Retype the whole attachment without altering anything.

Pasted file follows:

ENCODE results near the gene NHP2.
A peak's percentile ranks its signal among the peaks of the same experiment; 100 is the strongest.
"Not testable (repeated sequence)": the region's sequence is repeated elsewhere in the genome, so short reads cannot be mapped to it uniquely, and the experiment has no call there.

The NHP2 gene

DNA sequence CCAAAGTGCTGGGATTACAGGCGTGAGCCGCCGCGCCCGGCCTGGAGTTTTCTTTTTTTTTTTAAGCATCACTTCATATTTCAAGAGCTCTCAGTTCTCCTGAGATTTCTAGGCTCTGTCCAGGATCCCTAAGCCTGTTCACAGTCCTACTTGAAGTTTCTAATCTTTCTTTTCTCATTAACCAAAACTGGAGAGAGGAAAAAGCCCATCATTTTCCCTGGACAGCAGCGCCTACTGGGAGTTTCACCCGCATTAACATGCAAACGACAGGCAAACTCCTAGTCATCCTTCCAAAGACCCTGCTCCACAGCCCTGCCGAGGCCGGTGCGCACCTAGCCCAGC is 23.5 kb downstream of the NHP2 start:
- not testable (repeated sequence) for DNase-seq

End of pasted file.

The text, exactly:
ENCODE results near the gene NHP2.
A peak's percentile ranks its signal among the peaks of the same experiment; 100 is the strongest.
"Not testable (repeated sequence)": the region's sequence is repeated elsewhere in the genome, so short reads cannot be mapped to it uniquely, and the experiment has no call there.

The NHP2 gene

DNA sequence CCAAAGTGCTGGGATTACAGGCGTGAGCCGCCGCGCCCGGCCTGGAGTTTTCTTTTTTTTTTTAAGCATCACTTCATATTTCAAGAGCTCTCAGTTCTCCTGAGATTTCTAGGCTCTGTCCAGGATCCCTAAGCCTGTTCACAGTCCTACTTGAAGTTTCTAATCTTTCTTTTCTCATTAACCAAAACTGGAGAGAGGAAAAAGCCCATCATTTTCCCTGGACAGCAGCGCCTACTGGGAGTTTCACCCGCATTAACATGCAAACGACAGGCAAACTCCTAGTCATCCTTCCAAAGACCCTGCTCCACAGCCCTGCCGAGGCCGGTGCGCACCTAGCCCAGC is 23.5 kb downstream of the NHP2 start:
- not testable (repeated sequence) for DNase-seq